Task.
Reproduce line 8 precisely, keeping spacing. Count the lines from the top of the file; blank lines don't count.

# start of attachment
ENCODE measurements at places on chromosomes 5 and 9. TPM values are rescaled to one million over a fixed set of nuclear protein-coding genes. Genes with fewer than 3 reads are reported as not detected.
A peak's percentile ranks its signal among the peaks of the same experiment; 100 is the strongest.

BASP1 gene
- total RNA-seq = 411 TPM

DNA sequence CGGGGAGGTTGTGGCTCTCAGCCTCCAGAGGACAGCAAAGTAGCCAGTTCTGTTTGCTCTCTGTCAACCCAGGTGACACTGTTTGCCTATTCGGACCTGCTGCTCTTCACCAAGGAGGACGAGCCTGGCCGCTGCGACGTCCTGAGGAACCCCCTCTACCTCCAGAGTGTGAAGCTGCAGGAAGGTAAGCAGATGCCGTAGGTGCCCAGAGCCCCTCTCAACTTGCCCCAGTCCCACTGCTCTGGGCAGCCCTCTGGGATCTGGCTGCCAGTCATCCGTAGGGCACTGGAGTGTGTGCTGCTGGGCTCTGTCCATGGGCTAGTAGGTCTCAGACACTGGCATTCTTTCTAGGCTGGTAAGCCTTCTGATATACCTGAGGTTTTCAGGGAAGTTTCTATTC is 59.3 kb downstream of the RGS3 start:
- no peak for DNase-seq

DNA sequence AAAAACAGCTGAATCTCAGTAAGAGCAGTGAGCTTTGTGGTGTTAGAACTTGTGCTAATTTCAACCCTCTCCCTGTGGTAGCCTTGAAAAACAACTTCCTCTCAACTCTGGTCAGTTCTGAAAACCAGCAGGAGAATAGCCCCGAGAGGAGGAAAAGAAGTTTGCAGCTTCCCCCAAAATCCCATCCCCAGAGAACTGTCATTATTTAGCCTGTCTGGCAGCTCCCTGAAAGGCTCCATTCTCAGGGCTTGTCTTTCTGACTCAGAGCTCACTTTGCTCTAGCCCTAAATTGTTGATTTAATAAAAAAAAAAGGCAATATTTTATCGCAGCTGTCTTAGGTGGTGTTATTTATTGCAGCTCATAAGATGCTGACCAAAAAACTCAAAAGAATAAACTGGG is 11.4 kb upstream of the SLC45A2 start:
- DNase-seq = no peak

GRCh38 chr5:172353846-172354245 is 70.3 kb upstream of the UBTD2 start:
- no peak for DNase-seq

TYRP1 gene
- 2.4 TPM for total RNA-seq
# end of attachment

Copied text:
- DNase-seq = no peak